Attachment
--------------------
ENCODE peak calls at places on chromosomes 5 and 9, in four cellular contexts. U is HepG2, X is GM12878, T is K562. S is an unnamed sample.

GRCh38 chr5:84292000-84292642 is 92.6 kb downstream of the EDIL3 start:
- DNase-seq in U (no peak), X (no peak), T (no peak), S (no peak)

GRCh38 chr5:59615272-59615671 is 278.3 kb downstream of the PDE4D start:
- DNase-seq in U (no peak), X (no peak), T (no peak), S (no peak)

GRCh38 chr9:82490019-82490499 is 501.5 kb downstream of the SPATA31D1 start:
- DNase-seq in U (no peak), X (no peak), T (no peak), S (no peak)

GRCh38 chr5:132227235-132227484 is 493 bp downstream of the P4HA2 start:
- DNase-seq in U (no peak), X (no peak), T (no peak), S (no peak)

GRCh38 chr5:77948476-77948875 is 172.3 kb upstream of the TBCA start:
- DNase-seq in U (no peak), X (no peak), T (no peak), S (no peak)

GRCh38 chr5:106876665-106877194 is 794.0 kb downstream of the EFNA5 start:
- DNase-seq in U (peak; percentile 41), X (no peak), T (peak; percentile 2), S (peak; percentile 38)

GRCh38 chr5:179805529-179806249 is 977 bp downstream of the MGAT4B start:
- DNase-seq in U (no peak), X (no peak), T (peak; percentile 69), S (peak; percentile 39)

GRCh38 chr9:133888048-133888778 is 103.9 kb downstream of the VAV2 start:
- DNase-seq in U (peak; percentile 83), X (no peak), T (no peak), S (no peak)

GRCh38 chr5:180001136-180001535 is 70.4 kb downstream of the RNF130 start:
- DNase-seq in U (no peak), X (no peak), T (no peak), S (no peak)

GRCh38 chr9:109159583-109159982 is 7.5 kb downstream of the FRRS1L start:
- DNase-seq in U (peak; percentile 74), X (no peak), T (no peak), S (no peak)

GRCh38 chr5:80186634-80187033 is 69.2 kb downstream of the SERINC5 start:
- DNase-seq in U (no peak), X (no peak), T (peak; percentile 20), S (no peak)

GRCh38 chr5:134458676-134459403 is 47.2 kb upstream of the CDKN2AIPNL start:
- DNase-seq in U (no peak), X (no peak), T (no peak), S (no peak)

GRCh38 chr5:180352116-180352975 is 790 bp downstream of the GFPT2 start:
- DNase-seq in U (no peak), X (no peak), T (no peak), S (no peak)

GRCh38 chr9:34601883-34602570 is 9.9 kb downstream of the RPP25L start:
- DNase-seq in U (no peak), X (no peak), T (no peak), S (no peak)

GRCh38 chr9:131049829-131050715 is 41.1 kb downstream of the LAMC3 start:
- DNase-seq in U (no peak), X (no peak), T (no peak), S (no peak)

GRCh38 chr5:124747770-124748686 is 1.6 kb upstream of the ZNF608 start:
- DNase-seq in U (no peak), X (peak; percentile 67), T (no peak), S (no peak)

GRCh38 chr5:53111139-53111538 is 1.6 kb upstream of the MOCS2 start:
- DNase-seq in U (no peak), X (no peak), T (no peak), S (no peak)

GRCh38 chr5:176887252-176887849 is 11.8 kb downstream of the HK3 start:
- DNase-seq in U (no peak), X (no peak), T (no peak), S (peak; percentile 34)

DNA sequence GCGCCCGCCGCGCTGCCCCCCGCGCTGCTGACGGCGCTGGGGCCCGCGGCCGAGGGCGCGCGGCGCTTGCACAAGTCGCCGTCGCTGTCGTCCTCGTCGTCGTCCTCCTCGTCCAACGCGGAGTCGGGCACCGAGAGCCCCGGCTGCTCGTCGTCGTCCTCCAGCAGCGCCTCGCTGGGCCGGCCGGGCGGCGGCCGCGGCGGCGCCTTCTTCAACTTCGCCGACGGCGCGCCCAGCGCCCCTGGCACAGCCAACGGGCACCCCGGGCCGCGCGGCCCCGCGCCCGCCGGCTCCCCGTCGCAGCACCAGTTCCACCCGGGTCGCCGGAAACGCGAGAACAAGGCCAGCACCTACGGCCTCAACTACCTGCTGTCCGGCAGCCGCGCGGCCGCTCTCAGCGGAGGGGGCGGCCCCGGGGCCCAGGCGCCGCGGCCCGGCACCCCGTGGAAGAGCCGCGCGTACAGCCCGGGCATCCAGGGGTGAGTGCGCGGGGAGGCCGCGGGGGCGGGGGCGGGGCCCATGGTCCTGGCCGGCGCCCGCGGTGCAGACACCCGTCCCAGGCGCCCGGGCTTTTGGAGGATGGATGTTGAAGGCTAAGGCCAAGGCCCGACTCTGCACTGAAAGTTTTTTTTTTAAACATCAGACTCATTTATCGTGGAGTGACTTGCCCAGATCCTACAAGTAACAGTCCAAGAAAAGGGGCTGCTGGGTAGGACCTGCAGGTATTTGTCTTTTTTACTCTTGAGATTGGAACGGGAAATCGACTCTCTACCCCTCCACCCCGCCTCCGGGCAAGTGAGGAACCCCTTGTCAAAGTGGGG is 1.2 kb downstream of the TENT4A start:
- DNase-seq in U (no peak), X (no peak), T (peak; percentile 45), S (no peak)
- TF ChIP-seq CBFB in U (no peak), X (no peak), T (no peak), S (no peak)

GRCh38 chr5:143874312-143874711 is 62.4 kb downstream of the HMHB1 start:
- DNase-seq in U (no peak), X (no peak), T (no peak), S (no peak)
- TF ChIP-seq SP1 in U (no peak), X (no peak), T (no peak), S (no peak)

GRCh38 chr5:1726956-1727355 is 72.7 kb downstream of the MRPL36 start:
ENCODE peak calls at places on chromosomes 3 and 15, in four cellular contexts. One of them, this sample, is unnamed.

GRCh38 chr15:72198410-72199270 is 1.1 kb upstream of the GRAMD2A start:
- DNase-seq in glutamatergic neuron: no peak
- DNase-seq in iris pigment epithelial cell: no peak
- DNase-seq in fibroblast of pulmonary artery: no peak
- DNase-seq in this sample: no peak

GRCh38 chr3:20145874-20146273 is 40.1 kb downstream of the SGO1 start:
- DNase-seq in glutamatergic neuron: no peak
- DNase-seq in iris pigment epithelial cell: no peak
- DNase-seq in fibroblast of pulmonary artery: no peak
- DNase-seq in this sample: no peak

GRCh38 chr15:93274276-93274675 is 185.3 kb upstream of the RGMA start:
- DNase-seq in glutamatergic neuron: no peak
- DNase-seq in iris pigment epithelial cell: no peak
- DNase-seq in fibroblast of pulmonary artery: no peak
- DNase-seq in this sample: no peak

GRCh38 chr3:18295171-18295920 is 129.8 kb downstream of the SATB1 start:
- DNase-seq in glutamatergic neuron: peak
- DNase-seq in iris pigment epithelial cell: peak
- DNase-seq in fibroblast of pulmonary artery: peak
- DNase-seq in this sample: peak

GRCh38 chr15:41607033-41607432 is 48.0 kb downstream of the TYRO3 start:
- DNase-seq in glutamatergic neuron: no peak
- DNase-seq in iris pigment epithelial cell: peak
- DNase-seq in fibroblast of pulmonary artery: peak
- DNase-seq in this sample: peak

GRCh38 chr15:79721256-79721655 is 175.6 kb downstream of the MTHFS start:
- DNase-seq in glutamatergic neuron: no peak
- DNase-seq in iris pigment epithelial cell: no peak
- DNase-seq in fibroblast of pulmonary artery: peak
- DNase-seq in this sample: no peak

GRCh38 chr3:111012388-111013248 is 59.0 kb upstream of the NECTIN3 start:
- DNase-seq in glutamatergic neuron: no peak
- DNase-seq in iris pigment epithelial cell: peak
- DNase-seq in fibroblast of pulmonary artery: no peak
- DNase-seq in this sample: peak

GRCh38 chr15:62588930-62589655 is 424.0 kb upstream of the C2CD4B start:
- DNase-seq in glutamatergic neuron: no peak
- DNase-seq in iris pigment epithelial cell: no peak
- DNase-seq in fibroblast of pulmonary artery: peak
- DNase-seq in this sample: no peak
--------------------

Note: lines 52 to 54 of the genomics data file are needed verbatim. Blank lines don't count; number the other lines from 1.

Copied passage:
- DNase-seq in glutamatergic neuron: no peak
- DNase-seq in iris pigment epithelial cell: no peak
- DNase-seq in fibroblast of pulmonary artery: no peak